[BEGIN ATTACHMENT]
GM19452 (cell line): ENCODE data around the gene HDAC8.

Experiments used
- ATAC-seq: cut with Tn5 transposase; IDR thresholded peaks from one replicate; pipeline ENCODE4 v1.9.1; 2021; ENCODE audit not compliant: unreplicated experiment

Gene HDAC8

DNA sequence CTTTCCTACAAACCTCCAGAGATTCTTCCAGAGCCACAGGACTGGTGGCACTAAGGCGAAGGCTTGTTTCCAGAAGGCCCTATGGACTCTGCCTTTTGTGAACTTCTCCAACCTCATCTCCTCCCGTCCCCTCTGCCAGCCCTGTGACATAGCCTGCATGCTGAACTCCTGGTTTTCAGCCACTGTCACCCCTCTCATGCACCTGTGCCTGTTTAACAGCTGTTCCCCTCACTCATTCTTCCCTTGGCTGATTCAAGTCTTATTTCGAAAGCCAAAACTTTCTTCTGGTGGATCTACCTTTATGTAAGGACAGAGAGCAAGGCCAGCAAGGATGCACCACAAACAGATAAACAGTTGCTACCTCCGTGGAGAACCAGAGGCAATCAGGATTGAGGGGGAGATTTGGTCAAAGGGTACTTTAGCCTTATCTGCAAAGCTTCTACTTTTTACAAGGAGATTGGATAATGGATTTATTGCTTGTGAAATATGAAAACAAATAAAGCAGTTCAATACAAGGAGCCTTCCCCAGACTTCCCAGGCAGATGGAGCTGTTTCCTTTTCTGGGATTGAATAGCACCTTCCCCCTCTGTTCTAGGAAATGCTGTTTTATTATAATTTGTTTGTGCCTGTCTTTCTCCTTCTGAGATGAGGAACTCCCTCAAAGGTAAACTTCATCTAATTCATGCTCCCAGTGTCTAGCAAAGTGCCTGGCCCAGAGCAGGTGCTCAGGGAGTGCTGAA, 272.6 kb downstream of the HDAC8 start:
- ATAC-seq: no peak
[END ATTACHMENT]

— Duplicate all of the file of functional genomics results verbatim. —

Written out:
GM19452 (cell line): ENCODE data around the gene HDAC8.

Experiments used
- ATAC-seq: cut with Tn5 transposase; IDR thresholded peaks from one replicate; pipeline ENCODE4 v1.9.1; 2021; ENCODE audit not compliant: unreplicated experiment

Gene HDAC8

DNA sequence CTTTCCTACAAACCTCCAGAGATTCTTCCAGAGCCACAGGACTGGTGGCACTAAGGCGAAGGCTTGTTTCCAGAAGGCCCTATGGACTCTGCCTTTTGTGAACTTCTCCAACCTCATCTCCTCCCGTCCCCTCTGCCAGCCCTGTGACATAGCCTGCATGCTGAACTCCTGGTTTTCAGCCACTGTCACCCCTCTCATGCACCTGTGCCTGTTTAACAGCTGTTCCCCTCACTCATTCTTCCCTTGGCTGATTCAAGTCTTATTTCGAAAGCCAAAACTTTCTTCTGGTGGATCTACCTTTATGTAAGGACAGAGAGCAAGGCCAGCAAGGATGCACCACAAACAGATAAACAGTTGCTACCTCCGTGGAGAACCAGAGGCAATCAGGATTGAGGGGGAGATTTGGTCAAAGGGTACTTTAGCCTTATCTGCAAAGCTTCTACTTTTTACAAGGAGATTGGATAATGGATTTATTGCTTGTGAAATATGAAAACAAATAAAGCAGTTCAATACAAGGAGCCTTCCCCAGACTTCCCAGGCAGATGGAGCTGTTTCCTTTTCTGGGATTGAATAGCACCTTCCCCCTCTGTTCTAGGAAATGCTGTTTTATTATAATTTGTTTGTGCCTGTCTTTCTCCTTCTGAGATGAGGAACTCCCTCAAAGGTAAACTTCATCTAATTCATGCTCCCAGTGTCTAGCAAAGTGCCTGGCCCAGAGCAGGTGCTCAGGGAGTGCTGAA, 272.6 kb downstream of the HDAC8 start:
- ATAC-seq: no peak